VCE Birdathon Team Takes on the Maine Seacoast

The Green Mountain Goatsuckers: from left, Steve Faccio, Chris Rimmer, Susan Hindinger, Sarah Carline, John Lloyd, Troi Perkins, and Jason Hill.

Ten years after the Green Mountain Goatsuckers’ first birdathon visit to the seacoast of southern Maine, we returned for a repeat performance in 2017. Drawn by the region’s infamous rugged shoreline, hidden sandy beaches, extensive salt marshes, and varied upland habitats—not to mention great seafood and a stellar place to stay—we were all excited to encounter some sea- and shorebirds that we rarely get to see in Vermont.

Five of our seven-member team, consisting of Chris Rimmer, Susan Hindinger, Steve Faccio, Sarah Carline and Troi Perkins, arrived at the Rimmer family’s “Spouting Rock Cottage” at 5:45 on a calm,

Spouting Rock Cottage in late afternoon sunlight.                     Photo by Susan Hindinger

sunny, and warm afternoon. Wasting no time, our 24-hour birdathon commenced at 6pm on the spacious porch overlooking the Gulf of Maine near the mouth of the Kennebunk River.  The “cottage,” which has been in Chris’s family since 1925, provided an ideal base of operations, and we quickly ticked off Common Eider, Double-crested Cormorant, Herring and Great Black Backed Gulls, and Black-crowned Night Heron, along with several landbirds singing in the shrubs around the yard.  Chris, who spent many youthful summers in this grand house and still visits as often as possible, knows the local birdlife well, and in no time spotted a Northern Gannet flying about a mile offshore, in addition to a Red-throated Loon and a raft of sea ducks that included both Black and White-winged Scoters.  By 6:30pm, John Lloyd and Jason Hill (the remaining two members of the Goatsuckers) arrived, and while strolling around the yard confirmed both Blackpoll Warbler and a potential breeding pair of Chimney Swifts entering the Rimmer chimney (the same chimney upon which a Snowy Owl perched frequently in the spring of 2015!).  As dusk approached we were lucky enough to spot two Common Nighthawks winging their way south over the Gulf.  We ended our “porch sit” at nightfall with a total of 33 species, opting to pursue lobster, mussels, and salad instead of owls, woodcock, and snipe!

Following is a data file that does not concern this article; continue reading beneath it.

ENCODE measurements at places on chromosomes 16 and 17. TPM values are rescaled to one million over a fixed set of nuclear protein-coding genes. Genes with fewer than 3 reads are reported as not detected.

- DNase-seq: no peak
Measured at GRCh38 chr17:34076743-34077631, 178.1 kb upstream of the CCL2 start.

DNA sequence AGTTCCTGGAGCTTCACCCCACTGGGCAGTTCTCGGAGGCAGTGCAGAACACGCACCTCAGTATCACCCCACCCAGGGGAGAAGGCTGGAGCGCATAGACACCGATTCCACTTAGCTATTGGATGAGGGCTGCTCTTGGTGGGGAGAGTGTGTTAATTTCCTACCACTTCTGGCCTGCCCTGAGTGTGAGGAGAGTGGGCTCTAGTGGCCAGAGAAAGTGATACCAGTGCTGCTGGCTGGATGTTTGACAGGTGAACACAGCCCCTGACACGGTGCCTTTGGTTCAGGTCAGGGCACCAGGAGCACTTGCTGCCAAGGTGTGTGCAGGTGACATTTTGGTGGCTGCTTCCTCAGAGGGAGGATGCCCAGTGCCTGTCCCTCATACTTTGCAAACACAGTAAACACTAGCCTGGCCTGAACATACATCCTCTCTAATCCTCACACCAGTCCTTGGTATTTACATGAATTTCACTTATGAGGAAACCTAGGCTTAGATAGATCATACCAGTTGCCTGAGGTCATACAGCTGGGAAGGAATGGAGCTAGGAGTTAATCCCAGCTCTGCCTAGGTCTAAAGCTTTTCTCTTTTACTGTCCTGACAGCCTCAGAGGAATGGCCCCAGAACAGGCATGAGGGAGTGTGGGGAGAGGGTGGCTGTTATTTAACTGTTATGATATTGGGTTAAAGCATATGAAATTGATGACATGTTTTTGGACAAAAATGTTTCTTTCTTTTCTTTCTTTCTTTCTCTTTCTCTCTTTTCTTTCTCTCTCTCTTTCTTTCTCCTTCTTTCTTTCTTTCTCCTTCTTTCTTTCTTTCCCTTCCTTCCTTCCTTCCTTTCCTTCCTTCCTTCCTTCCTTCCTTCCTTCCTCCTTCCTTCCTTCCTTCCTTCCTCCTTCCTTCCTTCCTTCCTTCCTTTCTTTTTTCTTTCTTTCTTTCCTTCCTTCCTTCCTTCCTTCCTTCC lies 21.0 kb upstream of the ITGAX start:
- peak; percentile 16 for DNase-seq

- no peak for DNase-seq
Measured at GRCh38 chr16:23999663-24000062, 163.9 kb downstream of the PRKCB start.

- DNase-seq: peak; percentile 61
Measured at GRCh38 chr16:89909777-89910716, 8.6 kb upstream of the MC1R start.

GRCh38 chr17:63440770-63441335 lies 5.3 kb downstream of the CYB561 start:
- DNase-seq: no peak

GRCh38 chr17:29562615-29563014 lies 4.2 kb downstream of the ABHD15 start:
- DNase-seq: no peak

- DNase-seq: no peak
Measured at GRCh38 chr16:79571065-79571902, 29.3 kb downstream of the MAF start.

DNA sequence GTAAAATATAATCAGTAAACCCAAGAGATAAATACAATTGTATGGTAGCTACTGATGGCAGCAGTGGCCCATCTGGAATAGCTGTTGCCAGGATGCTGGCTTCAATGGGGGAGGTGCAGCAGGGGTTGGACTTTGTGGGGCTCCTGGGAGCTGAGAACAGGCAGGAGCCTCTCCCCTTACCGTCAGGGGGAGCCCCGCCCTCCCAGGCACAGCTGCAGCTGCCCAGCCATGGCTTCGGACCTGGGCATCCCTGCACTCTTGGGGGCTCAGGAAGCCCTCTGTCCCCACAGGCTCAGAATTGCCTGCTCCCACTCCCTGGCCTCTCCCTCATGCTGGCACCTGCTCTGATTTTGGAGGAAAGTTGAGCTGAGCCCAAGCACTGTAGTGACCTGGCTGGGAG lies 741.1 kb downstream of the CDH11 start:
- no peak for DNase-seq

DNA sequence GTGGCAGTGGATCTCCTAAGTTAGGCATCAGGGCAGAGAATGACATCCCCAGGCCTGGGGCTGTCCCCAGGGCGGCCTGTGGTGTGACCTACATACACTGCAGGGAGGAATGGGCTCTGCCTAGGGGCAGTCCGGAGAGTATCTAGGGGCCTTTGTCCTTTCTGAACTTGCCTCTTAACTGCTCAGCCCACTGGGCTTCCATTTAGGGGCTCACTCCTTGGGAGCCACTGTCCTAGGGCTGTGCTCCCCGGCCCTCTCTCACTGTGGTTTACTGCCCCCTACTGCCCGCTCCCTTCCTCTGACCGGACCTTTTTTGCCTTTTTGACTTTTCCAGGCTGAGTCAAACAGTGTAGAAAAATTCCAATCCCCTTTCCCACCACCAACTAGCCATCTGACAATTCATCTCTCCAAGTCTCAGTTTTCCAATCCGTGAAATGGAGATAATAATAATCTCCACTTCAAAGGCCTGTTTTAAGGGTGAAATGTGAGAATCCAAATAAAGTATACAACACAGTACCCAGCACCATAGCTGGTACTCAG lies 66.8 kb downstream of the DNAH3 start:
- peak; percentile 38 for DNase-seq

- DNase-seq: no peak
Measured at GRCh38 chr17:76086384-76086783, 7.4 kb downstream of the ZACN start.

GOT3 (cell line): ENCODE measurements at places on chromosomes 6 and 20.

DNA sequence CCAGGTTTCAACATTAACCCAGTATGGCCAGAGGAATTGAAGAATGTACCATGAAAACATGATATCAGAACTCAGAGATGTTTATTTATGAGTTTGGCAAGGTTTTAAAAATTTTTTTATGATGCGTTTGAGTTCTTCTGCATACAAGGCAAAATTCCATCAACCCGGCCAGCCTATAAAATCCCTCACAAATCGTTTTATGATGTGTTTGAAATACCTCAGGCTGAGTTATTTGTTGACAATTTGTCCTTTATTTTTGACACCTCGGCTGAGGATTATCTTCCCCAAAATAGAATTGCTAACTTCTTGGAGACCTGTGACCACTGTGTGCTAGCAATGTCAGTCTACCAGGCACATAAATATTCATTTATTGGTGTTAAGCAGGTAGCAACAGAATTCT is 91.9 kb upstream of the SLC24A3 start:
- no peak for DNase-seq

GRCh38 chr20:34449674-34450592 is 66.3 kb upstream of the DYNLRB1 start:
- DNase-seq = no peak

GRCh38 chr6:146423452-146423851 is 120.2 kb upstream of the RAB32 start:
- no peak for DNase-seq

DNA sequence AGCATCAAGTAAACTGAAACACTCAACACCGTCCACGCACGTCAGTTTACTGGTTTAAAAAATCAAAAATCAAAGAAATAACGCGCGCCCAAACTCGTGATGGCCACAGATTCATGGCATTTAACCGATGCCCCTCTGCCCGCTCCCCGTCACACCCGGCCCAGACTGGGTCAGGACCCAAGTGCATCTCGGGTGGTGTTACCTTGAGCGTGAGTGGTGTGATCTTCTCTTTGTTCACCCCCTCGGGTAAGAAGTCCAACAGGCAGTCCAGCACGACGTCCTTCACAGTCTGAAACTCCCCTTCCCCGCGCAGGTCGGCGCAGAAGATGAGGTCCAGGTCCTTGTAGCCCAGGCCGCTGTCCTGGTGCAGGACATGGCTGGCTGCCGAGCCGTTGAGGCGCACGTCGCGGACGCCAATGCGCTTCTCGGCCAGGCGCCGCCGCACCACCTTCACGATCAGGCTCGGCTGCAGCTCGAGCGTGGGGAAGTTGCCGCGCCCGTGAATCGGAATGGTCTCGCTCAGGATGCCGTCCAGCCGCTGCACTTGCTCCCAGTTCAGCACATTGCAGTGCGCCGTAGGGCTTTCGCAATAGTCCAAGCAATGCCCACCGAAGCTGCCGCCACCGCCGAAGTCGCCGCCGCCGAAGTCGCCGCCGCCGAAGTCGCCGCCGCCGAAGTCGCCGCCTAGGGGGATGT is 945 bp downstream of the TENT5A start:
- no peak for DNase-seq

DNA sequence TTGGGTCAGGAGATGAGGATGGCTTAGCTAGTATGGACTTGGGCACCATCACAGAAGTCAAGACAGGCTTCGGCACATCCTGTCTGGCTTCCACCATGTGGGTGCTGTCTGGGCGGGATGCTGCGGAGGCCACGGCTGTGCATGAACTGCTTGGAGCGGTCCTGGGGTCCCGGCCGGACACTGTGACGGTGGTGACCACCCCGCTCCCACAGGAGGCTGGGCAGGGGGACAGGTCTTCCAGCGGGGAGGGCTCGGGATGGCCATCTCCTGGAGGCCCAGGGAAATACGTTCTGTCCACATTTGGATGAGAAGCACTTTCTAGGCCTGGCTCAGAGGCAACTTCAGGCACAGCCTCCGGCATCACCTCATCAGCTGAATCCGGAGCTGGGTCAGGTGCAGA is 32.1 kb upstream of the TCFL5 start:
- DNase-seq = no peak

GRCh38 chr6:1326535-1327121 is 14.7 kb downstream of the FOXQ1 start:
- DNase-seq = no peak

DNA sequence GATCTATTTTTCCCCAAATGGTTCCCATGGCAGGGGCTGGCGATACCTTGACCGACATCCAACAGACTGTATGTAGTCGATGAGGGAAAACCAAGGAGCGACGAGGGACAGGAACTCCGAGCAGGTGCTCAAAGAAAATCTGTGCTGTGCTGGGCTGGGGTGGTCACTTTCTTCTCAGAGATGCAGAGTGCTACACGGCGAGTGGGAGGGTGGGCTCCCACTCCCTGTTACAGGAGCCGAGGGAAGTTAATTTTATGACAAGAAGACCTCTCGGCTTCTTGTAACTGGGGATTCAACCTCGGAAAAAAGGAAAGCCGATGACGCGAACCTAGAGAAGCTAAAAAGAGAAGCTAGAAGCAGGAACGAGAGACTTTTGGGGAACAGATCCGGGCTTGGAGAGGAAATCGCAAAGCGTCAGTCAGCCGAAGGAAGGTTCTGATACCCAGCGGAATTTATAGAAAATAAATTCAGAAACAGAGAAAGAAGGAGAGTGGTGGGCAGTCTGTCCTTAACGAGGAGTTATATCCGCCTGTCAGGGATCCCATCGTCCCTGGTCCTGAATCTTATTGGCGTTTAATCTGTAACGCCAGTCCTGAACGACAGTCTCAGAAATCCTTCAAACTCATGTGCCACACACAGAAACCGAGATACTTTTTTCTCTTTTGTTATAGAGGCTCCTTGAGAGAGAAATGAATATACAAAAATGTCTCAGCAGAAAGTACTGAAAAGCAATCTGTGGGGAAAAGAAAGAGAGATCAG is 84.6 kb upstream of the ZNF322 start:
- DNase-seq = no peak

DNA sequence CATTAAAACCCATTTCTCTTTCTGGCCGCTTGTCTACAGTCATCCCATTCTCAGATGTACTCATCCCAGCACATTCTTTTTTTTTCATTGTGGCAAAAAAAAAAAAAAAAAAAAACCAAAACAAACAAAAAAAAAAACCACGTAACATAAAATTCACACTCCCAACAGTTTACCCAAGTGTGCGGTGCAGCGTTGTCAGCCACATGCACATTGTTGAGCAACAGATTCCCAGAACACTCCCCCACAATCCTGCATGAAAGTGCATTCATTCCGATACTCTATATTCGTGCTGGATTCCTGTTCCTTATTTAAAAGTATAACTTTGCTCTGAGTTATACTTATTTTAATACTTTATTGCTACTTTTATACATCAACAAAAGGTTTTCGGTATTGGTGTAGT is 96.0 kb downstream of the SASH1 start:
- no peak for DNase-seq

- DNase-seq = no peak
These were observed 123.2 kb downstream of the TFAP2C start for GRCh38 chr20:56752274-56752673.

Evening porch birding on the Gulf of Maine.                                                                                                  Photo by Steve Faccio